The goals and principles of public service media, such as universality, impartiality, editorial independence, and working on behalf of the public, aim exactly at building or rebuilding this trust, Harding argues.

Furthermore, the media play a crucial role in forming cultural and national identities, which is exactly where modern public service media could find their new role.

“In a 21st Century characterized by ubiquitous access to information, national platforms for the whole of society, and not just the state, to debate and determine the character of national identity may become increasingly valuable,” he writes.

Of course, it is possible for private or community media to provide services to the public if they follow editorial values such as truth, accuracy, impartiality, independence and accountability. However, Harding believes public service broadcasters can “uniquely” fulfill this role in that such values are placed above all other considerations.

In addition, he says, public broadcasters are even more important in today's digital world given the shrinking of public spaces for the open discussion and exchange of ideas and the growing number of media outlets whose primary goal is to attract special audiences and users.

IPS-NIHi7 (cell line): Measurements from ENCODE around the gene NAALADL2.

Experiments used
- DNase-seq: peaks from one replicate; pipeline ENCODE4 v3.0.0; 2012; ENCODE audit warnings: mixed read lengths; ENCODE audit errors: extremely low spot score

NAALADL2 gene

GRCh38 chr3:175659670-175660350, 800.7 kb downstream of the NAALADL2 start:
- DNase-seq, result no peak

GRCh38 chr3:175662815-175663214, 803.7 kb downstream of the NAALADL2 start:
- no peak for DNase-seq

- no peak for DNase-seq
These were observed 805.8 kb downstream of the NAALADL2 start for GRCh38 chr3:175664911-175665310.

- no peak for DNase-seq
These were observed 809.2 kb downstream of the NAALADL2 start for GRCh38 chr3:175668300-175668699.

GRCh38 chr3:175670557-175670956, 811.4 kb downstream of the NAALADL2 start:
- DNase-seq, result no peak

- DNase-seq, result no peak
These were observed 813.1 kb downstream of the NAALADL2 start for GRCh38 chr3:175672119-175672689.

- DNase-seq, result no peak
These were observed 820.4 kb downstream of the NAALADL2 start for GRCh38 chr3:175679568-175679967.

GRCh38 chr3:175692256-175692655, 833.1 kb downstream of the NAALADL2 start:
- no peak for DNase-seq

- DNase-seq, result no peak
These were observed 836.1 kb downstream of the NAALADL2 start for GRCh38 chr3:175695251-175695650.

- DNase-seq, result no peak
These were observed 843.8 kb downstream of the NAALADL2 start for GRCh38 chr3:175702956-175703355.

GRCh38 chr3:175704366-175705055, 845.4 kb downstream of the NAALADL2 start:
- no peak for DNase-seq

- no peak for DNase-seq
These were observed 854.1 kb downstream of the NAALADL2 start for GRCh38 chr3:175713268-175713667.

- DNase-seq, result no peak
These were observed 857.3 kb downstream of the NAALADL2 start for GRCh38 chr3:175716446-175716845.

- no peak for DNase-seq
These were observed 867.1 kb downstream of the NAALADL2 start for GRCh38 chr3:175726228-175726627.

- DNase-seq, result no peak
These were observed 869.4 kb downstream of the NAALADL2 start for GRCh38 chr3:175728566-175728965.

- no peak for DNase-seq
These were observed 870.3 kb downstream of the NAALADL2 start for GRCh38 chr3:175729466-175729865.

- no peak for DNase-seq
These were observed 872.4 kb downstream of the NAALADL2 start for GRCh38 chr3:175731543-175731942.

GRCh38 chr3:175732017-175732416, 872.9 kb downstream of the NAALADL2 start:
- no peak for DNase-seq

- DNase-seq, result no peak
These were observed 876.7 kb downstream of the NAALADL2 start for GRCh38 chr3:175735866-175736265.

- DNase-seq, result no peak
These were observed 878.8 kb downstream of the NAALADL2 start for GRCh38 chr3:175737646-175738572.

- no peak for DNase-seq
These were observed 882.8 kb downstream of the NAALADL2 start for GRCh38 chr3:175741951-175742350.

What makes Harding’s briefing paper particularly useful is his review of the arguments, objections, and attitudes of political leaders to public service media – and how these can be specifically countered. Here are some examples:

Conversations with political leaders should be as explicit as possible. However, they shouldn't start with media reform but much further back “with the bigger picture of the whole plan for the development of the country. … They must set the agenda and determine the direction of development.”

In many countries, especially in the Arab World, the Western term “public service” is misunderstood as civic space, as opposed to a governmental space, traditionally doesn't exit. Discussions are needed on the services provided by old and new media and what the assumptions, terminologies and possibilities may be.

Flash-Galerie Journalist Tunesien